*blushes* My self-imposed internet/computer break has been dotted with wonderful little emails from Page by Page readers giving me amazing feedback and psyching me up for the next issue (despite me saying I was taking August off!). Reading about how the articles and artwork has inspired others to dive into their journals makes me grin and feel like a glowing teacher watching over busy and excited students. So much so that I'm researching some space near my home in which to hold my own, independent workshop sometime this fall. It'll be hard, not being connected to an established organization, but I remember this one piece of advice from an article in Somerset Studio; "Even if no one shows up to the first workshop, keep going!"
Lia traded me a copy of Teesha Moore's Play; what a fantastic visual treat! This one had a piece on the different types of journals; it felt like a permission slip to carry various notebooks/journals with me instead of limiting myself to just one or another. I've three, now, if my planner counts as one.
My Moleskine's become a valuable tool. When bored or needing something distracting, I clip images from magazines and tape them onto the pages at random. Want to draw something? I sketch. Ideas work their way up from there. Lists. It's become my repository, just as my first visual journal did. Yes, longer entries and pretty things go in my art journal, but this one's more relaxed. I've missed working in a Moleskine!
I've been thinking, lately, that my artistic self is divided in two. On one side is the older me, the one that started drawing what I saw, writing and doodling in a Moleskine, using only a pen as my tool. The other is younger, more colorful and playful, hands grabbing for pretty paints and papers. Last night, I attempted to pull the two together.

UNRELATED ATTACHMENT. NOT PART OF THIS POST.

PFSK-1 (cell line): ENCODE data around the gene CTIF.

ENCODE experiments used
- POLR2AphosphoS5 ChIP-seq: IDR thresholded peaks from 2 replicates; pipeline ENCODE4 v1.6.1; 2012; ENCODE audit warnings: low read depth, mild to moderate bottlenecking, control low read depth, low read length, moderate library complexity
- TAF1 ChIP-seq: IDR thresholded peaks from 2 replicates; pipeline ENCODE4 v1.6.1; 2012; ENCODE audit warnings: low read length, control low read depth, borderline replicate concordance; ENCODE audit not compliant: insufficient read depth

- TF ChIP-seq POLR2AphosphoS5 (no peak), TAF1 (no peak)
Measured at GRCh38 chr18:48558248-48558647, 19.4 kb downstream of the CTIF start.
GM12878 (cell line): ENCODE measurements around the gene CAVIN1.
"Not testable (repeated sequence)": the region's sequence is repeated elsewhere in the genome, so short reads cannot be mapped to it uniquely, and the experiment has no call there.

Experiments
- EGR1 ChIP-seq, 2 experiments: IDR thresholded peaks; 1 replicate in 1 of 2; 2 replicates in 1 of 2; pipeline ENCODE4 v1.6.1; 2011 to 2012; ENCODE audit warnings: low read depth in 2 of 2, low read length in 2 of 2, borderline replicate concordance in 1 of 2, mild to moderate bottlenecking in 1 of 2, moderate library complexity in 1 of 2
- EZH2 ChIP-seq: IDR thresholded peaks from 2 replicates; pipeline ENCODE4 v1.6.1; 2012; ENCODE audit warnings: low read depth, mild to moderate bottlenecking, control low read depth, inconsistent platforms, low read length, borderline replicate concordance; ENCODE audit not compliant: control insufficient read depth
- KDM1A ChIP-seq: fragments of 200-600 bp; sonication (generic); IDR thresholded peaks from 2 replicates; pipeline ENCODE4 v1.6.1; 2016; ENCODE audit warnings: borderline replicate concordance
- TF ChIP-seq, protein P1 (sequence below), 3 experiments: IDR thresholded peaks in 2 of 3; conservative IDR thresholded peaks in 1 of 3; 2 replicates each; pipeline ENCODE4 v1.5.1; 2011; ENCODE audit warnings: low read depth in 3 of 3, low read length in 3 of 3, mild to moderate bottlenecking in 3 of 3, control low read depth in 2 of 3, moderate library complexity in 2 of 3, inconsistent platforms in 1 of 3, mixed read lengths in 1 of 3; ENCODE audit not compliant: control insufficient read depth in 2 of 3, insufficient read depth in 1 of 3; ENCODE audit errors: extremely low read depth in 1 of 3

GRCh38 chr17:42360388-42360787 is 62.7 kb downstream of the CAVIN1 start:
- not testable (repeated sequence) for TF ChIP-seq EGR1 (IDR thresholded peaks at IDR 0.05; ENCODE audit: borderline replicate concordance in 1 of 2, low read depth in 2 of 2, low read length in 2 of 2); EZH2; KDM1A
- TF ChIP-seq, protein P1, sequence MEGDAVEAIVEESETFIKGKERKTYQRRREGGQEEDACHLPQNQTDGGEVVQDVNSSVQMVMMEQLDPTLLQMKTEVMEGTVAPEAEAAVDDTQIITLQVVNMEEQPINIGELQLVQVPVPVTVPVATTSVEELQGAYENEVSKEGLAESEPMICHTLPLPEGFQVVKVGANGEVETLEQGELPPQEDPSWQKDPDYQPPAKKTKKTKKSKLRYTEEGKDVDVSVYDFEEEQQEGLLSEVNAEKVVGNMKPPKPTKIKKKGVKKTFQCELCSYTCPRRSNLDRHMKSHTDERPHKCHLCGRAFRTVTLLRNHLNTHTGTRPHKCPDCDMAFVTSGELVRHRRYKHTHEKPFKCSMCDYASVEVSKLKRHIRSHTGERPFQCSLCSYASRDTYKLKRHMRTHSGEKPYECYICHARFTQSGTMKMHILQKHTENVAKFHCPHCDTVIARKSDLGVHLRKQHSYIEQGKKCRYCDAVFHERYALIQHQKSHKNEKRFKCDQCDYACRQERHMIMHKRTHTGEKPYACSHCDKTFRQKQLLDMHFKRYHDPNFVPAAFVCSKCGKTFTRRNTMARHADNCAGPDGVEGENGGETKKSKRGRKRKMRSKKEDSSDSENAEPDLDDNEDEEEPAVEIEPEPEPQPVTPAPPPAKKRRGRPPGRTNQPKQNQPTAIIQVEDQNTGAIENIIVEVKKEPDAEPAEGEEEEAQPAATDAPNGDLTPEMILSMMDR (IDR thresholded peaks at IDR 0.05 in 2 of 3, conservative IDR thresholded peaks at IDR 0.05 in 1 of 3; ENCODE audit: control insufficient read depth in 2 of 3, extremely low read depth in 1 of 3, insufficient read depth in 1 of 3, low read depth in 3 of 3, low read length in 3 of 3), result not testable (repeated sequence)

The background is a collage of found papers and fabric, atop it is an illustration I sketched out earlier in the week in my Moleskine. The combination didn't work as I imagined, but I'm determined to figure this out through a series of experiments in my art journal. When something doesn't work, I'll move onto another. The journal entry around the girl speaks of all this, of my plans to truly sit with my journal and play, to experiment, to make marks with purpose.
This is a new, welcome surprise in my art. I remember when I started, I wondered how people thought in visual terms -- my brain couldn't do the translation. Now, I feel more comfortable expressing myself through art than words, and the translation comes as second nature. Now, instead of sitting down with my journal and just playing around, I have real ideas. True ideas that need to come out.
It's amazing! By persevering with my art, wow...I can actually see the growth, the expansion. Feel it. I'm loving it!
My two sides. While the paint was drying on the illustration, I played on the left-hand page. When finished, I liked that one more. Maybe if I combined the background technique from the left with some sort of illustration on the right....?